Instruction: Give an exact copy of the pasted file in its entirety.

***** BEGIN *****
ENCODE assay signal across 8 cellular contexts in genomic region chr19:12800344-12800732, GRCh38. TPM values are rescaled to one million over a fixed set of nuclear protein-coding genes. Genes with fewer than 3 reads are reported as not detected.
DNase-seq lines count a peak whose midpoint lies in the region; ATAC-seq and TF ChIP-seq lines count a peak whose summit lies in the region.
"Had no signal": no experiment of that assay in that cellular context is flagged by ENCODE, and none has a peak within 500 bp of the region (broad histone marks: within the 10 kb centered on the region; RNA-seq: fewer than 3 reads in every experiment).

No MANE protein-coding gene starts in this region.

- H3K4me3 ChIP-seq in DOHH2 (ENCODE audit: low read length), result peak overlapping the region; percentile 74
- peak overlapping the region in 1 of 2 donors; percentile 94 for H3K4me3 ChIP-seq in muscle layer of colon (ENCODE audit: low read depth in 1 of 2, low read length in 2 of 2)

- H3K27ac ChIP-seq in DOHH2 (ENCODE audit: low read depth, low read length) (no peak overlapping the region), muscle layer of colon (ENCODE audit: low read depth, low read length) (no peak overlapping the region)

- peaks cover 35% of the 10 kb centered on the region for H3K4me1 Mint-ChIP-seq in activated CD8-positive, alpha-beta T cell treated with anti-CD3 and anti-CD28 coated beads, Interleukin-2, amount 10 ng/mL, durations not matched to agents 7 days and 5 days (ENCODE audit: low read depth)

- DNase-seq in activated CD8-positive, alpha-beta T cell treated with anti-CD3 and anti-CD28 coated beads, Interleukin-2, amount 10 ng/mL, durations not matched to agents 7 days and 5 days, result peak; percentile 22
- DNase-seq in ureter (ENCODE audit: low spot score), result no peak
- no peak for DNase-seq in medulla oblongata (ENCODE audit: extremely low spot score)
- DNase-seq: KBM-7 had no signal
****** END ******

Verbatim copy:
ENCODE assay signal across 8 cellular contexts in genomic region chr19:12800344-12800732, GRCh38. TPM values are rescaled to one million over a fixed set of nuclear protein-coding genes. Genes with fewer than 3 reads are reported as not detected.
DNase-seq lines count a peak whose midpoint lies in the region; ATAC-seq and TF ChIP-seq lines count a peak whose summit lies in the region.
"Had no signal": no experiment of that assay in that cellular context is flagged by ENCODE, and none has a peak within 500 bp of the region (broad histone marks: within the 10 kb centered on the region; RNA-seq: fewer than 3 reads in every experiment).

No MANE protein-coding gene starts in this region.

- H3K4me3 ChIP-seq in DOHH2 (ENCODE audit: low read length), result peak overlapping the region; percentile 74
- peak overlapping the region in 1 of 2 donors; percentile 94 for H3K4me3 ChIP-seq in muscle layer of colon (ENCODE audit: low read depth in 1 of 2, low read length in 2 of 2)

- H3K27ac ChIP-seq in DOHH2 (ENCODE audit: low read depth, low read length) (no peak overlapping the region), muscle layer of colon (ENCODE audit: low read depth, low read length) (no peak overlapping the region)

- peaks cover 35% of the 10 kb centered on the region for H3K4me1 Mint-ChIP-seq in activated CD8-positive, alpha-beta T cell treated with anti-CD3 and anti-CD28 coated beads, Interleukin-2, amount 10 ng/mL, durations not matched to agents 7 days and 5 days (ENCODE audit: low read depth)

- DNase-seq in activated CD8-positive, alpha-beta T cell treated with anti-CD3 and anti-CD28 coated beads, Interleukin-2, amount 10 ng/mL, durations not matched to agents 7 days and 5 days, result peak; percentile 22
- DNase-seq in ureter (ENCODE audit: low spot score), result no peak
- no peak for DNase-seq in medulla oblongata (ENCODE audit: extremely low spot score)
- DNase-seq: KBM-7 had no signal